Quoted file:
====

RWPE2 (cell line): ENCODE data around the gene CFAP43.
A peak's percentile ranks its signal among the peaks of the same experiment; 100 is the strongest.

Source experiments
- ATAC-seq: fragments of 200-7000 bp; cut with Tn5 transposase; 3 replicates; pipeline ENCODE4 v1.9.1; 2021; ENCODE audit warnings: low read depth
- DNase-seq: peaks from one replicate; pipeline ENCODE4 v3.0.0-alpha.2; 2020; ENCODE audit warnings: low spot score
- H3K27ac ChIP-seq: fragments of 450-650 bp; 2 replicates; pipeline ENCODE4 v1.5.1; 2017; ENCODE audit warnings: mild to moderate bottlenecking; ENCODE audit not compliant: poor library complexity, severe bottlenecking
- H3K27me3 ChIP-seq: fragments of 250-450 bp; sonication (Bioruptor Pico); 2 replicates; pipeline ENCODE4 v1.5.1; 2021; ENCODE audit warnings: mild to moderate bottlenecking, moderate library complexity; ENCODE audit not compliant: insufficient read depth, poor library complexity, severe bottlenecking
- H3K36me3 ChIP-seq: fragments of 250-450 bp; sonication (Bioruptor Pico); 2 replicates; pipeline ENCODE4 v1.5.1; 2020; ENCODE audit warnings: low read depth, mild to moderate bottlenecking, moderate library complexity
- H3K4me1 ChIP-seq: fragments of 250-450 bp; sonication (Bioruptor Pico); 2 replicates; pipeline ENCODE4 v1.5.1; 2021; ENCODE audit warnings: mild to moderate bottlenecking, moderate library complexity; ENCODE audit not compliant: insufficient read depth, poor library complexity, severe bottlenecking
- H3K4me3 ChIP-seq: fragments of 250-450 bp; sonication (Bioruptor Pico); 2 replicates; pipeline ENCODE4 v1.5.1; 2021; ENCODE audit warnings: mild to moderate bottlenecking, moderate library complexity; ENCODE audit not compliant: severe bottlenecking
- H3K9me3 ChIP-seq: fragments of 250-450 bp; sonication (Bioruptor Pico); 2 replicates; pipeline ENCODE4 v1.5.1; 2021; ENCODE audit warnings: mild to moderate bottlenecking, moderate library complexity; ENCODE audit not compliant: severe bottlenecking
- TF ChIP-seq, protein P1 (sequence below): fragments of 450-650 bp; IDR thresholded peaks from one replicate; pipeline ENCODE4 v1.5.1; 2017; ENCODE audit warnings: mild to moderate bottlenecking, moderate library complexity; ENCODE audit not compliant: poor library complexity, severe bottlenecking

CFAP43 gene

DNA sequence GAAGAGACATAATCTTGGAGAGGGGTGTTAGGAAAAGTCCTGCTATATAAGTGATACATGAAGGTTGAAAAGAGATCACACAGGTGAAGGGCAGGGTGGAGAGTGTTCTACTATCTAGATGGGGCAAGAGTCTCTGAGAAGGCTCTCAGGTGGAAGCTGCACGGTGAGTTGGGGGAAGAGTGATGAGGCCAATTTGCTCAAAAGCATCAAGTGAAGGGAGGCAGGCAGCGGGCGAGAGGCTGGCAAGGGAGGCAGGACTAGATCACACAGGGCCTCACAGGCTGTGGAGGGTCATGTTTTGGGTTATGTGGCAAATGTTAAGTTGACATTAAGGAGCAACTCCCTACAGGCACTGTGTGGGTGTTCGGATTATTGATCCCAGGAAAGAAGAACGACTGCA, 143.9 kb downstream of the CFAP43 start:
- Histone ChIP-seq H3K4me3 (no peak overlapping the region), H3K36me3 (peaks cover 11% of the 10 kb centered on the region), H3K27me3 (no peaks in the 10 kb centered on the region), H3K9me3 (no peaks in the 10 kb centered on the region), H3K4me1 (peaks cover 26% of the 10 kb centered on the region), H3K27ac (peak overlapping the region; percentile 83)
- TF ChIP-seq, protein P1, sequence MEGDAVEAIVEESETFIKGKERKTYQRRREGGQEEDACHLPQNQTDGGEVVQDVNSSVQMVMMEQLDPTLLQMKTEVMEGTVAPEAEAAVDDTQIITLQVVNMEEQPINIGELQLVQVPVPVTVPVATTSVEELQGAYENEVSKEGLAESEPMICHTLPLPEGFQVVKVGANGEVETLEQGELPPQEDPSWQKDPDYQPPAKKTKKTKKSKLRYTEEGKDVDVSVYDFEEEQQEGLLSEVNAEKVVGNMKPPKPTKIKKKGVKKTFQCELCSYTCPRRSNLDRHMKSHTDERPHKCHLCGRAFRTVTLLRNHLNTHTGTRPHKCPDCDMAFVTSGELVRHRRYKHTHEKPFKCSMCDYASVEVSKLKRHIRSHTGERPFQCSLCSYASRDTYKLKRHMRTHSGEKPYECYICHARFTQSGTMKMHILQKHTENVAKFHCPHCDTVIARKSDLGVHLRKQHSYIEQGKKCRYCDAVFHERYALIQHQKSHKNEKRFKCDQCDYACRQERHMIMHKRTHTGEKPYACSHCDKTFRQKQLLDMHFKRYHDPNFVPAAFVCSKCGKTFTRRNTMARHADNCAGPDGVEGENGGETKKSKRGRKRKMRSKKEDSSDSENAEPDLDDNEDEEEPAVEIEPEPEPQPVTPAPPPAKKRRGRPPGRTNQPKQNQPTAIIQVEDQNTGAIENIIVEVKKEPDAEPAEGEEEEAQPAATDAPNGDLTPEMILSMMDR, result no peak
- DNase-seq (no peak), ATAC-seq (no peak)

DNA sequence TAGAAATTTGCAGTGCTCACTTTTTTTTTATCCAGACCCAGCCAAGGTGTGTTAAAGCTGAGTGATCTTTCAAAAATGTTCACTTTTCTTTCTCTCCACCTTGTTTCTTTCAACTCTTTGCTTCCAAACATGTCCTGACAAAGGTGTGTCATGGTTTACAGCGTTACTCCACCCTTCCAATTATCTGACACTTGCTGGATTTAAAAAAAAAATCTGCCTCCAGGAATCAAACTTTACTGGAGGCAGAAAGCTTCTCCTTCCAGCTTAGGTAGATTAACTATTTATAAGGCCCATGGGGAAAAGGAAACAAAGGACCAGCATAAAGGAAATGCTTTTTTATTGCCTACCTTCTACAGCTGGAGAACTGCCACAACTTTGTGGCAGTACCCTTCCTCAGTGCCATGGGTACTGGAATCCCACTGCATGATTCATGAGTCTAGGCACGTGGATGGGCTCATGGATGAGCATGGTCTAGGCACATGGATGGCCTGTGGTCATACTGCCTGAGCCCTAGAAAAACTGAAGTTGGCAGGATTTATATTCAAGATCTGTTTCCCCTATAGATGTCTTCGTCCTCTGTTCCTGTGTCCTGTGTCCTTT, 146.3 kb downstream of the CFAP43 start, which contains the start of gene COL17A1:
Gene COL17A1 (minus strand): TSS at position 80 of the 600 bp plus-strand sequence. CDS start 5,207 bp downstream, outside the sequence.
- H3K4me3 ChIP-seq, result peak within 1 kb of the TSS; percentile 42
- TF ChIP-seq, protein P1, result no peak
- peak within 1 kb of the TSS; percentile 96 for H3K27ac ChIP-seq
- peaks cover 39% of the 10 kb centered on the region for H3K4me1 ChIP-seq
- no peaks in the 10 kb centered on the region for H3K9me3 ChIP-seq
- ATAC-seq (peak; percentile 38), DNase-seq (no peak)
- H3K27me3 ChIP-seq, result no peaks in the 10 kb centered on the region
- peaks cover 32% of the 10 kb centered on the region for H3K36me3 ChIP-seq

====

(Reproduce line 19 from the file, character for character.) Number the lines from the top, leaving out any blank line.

Gene COL17A1 (minus strand): TSS at position 80 of the 600 bp plus-strand sequence. CDS start 5,207 bp downstream, outside the sequence.